Filet Mignon Vs Ribeye: Which Is Better?

Filet Mignon Vs Ribeye: Which Is Better?

There are many people who have a great desire to learn how to cook the best steak in the world, but they do not know how to start. A good steak is always worth its dollar, even more.

To begin learning how to cook a perfect steak, it is necessary to decide what kind of meat you want: filet mignon or ribeye. Filet mignon and ribeye are two kinds of steak that can be cooked in the same way, but for some people, the taste of one type will suit them better than another. It all depends on your preferences. In this article, we will focus on the differences between filet mignon and ribeye: how you can cook them and what kind of meat is better.

Filet Mignon Vs Ribeye

What is a filet mignon?

Filet mignon is one of the most famous types of steak in the world, with a very tender texture and an incredibly rich taste. If you want to learn how to cook this type of beef, then read on.

A filet mignon is cut from the tenderloin, which also can be called “psoas major” (one of the most expensive muscles in beef), or simply “longissimus dorsi”. It is located under the ribs on the right side.

As it is leaner than ribeye, you must pay close attention to cooking time and temperature. If not cooked correctly, filet mignon will turn out dry and tasteless. But don’t worry; we’ll teach you how to make this steak tastes like heaven!

Nutrition and caloric content.

The calorie content for a filet mignon steak is: 228 calories per 100g.

The nutrition data for this particular cut of beef include thiamine, riboflavin, niacin, and vitamin B6. It also contains about 2 mg of iron and 70 grams of protein. The fat content in 100 g of the cooked steak is as follows: total fat – 29%; saturated fat – 16%; polyunsaturated fat – 5%, monounsaturated – 10%.

Choosing a good filet mignon

When buying a filet mignon, it is better to pick up “chic” meat with thick cuts. To check the quality of the meat, press on it with your fingers; if after making an indentation, the steak does not bounce back immediately (you will need at least 1 second), then this piece of beef has a good texture and is worth buying.

Also, pay attention to color: meat with a white rim along the edge and pinkish-red center look fresher than dull-red or brown pieces.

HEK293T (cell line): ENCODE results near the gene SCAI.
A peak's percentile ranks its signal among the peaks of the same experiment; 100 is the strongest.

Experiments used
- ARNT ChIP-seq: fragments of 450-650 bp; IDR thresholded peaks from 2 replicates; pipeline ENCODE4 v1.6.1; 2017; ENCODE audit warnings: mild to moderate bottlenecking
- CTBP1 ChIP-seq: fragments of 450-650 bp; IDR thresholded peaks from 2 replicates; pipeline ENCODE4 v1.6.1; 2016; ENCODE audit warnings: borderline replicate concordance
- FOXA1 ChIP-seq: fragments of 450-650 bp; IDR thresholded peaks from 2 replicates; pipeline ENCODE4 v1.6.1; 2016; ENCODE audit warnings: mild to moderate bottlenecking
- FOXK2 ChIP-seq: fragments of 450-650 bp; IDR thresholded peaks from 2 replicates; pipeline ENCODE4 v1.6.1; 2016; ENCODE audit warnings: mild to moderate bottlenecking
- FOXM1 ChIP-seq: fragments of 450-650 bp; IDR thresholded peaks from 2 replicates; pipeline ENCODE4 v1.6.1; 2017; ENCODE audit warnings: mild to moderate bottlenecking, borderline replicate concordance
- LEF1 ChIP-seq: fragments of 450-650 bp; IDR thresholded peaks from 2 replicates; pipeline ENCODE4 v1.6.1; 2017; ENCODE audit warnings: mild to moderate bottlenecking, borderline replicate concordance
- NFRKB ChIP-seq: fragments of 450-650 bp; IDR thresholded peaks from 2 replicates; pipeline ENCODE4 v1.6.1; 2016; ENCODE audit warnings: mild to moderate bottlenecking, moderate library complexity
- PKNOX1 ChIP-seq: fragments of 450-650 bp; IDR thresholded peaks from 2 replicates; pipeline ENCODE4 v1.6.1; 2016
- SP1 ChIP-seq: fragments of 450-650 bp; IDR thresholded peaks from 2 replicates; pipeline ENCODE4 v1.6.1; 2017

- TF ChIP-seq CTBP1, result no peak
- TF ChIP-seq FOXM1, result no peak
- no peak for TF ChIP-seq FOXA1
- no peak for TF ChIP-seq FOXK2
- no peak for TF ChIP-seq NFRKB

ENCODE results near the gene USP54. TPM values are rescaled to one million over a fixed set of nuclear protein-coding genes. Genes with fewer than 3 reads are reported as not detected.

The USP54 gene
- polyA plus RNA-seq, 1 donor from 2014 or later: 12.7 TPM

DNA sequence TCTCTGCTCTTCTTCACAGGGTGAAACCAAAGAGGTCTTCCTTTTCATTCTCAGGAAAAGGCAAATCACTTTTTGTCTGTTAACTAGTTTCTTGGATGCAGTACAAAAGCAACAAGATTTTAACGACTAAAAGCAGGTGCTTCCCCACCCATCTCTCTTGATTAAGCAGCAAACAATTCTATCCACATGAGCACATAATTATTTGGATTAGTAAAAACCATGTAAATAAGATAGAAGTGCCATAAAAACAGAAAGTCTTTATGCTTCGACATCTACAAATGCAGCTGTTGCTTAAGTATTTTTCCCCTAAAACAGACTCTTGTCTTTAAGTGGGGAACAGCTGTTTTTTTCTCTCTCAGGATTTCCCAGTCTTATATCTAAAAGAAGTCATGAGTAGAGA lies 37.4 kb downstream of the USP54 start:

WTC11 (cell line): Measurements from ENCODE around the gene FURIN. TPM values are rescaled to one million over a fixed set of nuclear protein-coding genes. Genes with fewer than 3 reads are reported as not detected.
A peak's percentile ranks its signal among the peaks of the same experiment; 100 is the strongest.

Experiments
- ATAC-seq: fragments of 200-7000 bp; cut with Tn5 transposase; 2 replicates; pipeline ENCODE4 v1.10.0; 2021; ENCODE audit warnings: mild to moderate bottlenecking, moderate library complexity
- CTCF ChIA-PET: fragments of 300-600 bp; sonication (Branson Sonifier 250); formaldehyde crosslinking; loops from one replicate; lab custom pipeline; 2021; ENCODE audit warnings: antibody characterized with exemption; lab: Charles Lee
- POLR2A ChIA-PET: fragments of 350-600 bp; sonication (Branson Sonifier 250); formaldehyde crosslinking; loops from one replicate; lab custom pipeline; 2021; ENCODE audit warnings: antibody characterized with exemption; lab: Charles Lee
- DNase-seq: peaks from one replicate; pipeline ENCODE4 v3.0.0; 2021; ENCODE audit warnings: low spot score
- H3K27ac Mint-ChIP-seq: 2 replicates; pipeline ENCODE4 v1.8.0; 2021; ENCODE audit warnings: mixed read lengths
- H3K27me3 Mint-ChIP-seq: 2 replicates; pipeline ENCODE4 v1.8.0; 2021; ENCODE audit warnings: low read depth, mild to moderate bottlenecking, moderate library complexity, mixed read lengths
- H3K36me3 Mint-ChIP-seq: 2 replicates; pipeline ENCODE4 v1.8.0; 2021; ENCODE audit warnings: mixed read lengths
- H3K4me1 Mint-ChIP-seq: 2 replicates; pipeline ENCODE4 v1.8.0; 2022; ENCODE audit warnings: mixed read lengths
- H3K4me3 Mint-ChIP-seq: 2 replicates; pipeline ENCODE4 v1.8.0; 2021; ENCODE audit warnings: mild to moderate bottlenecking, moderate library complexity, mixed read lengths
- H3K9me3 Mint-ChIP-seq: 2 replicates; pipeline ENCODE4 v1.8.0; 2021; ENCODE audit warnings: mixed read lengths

Preparation for cooking a filet mignon steak.

A well-frozen piece of meat must be thawed before you cook it. Don’t forget to take out your steak from the freezer the night before, so it thawed overnight. If you have to thaw your meat quickly, then use a cold water bath.

The next step after you have finally decided to cook this piece of beef is to prepare the filet mignon for cooking. This will enhance its taste and give it a crispy crust. To do this, first pat the meat dry using paper towels, sprinkle with salt (do not use pepper yet), place on a baking sheet/dish, and store in the refrigerator for about 15 minutes (if your steak is very thick – 30 minutes).

Afterward, carefully remove the top film of fat; if there are any metallic clips on your steak (which means that it has been “sticked” together from several pieces), remove it as well.

Now, your filet mignon is ready to be prepared for cooking!

Some good cooking methods for a filet mignon?

There are many ways to cook a filet mignon steak perfectly. Some of the most popular methods include pan-frying, sauteing, broiling, baking, barbecuing, and grilling.

The best way to cook your meat depends on personal preference; however, there are some guidelines for cooking this cut of beef:

If you like your beef well done (or even “blackened”), then grilling is the perfect method for you. Don’t forget to remove all extra fat before placing it onto the grate! Also remember that when cooking your meat over high heat, make sure not to move it until you achieve one side’s desired doneness; otherwise, your steak will release juices (which will result in an unevenly cooked piece of beef).

If pan-frying is your favorite cooking method, make sure to use a cast-iron pan or griddle in high heat. When using this method, you can add butter, oil or other fats. Keep in mind that when cooking the meat with this method, you will need to flip it only once (when halfway done) so that both sides get an even amount of browning.

Baking and broiling are perfect methods for cooking small filet mignon steaks or large ones cut into smaller pieces. Remember not to overcrowd the tray/dish when baking! If your steak comes with metallic clips on it (as many pieces sold in butcher shops do), remove them before placing the beef onto a baking sheet/dish.

When grilling, remember not to cook very thin or small filet mignons for too long. Otherwise, you will end up with a black crust and still red meat inside.

How to cook a perfect filet mignon steak?